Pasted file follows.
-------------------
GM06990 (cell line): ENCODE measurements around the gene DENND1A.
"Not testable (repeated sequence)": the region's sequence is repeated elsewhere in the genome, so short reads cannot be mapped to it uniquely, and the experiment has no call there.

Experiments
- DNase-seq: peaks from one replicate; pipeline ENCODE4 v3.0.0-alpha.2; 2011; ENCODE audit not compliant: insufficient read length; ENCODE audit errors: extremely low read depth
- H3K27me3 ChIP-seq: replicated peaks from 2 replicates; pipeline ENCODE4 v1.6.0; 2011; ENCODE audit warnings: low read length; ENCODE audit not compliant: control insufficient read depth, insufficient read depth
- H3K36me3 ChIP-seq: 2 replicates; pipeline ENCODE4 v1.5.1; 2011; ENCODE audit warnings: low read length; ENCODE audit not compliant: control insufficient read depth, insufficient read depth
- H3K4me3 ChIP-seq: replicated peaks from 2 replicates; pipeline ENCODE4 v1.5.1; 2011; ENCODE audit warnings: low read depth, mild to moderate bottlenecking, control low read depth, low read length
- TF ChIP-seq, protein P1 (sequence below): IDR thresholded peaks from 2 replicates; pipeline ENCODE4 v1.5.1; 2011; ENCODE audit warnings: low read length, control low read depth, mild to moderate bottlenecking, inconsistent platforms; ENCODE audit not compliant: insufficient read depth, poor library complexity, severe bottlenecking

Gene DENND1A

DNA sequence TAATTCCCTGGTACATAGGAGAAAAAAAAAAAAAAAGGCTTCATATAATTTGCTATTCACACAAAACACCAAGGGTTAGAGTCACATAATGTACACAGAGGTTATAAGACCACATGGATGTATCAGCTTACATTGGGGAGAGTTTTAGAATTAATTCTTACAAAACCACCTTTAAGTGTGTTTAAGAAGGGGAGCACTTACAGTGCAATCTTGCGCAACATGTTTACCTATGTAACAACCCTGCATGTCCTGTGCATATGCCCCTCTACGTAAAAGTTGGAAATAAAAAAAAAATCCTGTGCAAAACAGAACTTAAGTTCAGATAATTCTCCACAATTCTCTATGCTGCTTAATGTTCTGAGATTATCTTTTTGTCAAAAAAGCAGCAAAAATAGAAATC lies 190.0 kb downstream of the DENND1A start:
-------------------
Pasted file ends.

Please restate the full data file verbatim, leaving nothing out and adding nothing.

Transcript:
GM06990 (cell line): ENCODE measurements around the gene DENND1A.
"Not testable (repeated sequence)": the region's sequence is repeated elsewhere in the genome, so short reads cannot be mapped to it uniquely, and the experiment has no call there.

Experiments
- DNase-seq: peaks from one replicate; pipeline ENCODE4 v3.0.0-alpha.2; 2011; ENCODE audit not compliant: insufficient read length; ENCODE audit errors: extremely low read depth
- H3K27me3 ChIP-seq: replicated peaks from 2 replicates; pipeline ENCODE4 v1.6.0; 2011; ENCODE audit warnings: low read length; ENCODE audit not compliant: control insufficient read depth, insufficient read depth
- H3K36me3 ChIP-seq: 2 replicates; pipeline ENCODE4 v1.5.1; 2011; ENCODE audit warnings: low read length; ENCODE audit not compliant: control insufficient read depth, insufficient read depth
- H3K4me3 ChIP-seq: replicated peaks from 2 replicates; pipeline ENCODE4 v1.5.1; 2011; ENCODE audit warnings: low read depth, mild to moderate bottlenecking, control low read depth, low read length
- TF ChIP-seq, protein P1 (sequence below): IDR thresholded peaks from 2 replicates; pipeline ENCODE4 v1.5.1; 2011; ENCODE audit warnings: low read length, control low read depth, mild to moderate bottlenecking, inconsistent platforms; ENCODE audit not compliant: insufficient read depth, poor library complexity, severe bottlenecking

Gene DENND1A

DNA sequence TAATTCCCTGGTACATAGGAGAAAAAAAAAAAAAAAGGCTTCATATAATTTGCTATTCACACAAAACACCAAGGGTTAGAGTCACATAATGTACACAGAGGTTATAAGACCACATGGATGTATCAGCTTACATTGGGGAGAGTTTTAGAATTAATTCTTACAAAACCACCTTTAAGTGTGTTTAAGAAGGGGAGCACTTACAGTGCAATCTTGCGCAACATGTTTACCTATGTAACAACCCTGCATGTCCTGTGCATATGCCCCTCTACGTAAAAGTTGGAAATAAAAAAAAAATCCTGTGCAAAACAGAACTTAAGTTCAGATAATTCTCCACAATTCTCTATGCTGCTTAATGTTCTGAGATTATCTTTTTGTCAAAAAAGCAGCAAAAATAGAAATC lies 190.0 kb downstream of the DENND1A start: